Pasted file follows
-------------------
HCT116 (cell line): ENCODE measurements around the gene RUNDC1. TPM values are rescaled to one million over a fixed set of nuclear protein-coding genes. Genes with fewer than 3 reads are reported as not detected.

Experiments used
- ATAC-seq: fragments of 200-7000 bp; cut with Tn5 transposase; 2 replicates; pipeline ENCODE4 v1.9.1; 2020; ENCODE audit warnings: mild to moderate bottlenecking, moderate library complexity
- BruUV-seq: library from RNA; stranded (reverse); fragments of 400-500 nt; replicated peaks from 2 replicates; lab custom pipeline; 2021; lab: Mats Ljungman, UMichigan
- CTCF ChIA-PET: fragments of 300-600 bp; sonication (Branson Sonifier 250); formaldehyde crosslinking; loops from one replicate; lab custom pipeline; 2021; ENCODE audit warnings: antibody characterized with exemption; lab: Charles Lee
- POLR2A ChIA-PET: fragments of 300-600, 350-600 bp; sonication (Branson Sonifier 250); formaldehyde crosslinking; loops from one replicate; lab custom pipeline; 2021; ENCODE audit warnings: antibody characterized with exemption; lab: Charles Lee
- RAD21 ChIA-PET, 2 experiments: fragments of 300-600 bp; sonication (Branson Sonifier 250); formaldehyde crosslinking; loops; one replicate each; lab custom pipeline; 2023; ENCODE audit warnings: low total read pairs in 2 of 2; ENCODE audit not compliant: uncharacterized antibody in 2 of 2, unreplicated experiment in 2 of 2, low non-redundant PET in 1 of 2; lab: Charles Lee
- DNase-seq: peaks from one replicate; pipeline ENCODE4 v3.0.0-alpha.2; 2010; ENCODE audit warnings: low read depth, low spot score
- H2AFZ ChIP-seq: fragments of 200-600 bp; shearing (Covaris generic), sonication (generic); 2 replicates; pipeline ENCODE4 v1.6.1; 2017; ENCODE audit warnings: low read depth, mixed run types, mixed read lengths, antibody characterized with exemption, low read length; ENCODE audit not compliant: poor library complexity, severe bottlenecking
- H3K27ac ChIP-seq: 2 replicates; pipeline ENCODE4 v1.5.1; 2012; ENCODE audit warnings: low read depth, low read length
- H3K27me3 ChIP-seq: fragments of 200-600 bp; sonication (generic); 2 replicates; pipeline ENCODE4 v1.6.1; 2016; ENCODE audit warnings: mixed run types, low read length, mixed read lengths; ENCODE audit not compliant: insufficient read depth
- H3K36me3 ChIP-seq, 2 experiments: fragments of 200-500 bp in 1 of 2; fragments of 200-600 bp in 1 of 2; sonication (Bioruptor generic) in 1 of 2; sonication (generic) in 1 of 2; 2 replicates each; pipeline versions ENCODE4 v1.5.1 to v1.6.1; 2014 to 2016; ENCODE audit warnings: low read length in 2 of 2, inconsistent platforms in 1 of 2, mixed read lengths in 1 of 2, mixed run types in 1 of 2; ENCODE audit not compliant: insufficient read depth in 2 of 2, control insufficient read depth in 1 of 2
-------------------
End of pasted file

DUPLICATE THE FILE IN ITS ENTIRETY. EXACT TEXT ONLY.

HCT116 (cell line): ENCODE measurements around the gene RUNDC1. TPM values are rescaled to one million over a fixed set of nuclear protein-coding genes. Genes with fewer than 3 reads are reported as not detected.

Experiments used
- ATAC-seq: fragments of 200-7000 bp; cut with Tn5 transposase; 2 replicates; pipeline ENCODE4 v1.9.1; 2020; ENCODE audit warnings: mild to moderate bottlenecking, moderate library complexity
- BruUV-seq: library from RNA; stranded (reverse); fragments of 400-500 nt; replicated peaks from 2 replicates; lab custom pipeline; 2021; lab: Mats Ljungman, UMichigan
- CTCF ChIA-PET: fragments of 300-600 bp; sonication (Branson Sonifier 250); formaldehyde crosslinking; loops from one replicate; lab custom pipeline; 2021; ENCODE audit warnings: antibody characterized with exemption; lab: Charles Lee
- POLR2A ChIA-PET: fragments of 300-600, 350-600 bp; sonication (Branson Sonifier 250); formaldehyde crosslinking; loops from one replicate; lab custom pipeline; 2021; ENCODE audit warnings: antibody characterized with exemption; lab: Charles Lee
- RAD21 ChIA-PET, 2 experiments: fragments of 300-600 bp; sonication (Branson Sonifier 250); formaldehyde crosslinking; loops; one replicate each; lab custom pipeline; 2023; ENCODE audit warnings: low total read pairs in 2 of 2; ENCODE audit not compliant: uncharacterized antibody in 2 of 2, unreplicated experiment in 2 of 2, low non-redundant PET in 1 of 2; lab: Charles Lee
- DNase-seq: peaks from one replicate; pipeline ENCODE4 v3.0.0-alpha.2; 2010; ENCODE audit warnings: low read depth, low spot score
- H2AFZ ChIP-seq: fragments of 200-600 bp; shearing (Covaris generic), sonication (generic); 2 replicates; pipeline ENCODE4 v1.6.1; 2017; ENCODE audit warnings: low read depth, mixed run types, mixed read lengths, antibody characterized with exemption, low read length; ENCODE audit not compliant: poor library complexity, severe bottlenecking
- H3K27ac ChIP-seq: 2 replicates; pipeline ENCODE4 v1.5.1; 2012; ENCODE audit warnings: low read depth, low read length
- H3K27me3 ChIP-seq: fragments of 200-600 bp; sonication (generic); 2 replicates; pipeline ENCODE4 v1.6.1; 2016; ENCODE audit warnings: mixed run types, low read length, mixed read lengths; ENCODE audit not compliant: insufficient read depth
- H3K36me3 ChIP-seq, 2 experiments: fragments of 200-500 bp in 1 of 2; fragments of 200-600 bp in 1 of 2; sonication (Bioruptor generic) in 1 of 2; sonication (generic) in 1 of 2; 2 replicates each; pipeline versions ENCODE4 v1.5.1 to v1.6.1; 2014 to 2016; ENCODE audit warnings: low read length in 2 of 2, inconsistent platforms in 1 of 2, mixed read lengths in 1 of 2, mixed run types in 1 of 2; ENCODE audit not compliant: insufficient read depth in 2 of 2, control insufficient read depth in 1 of 2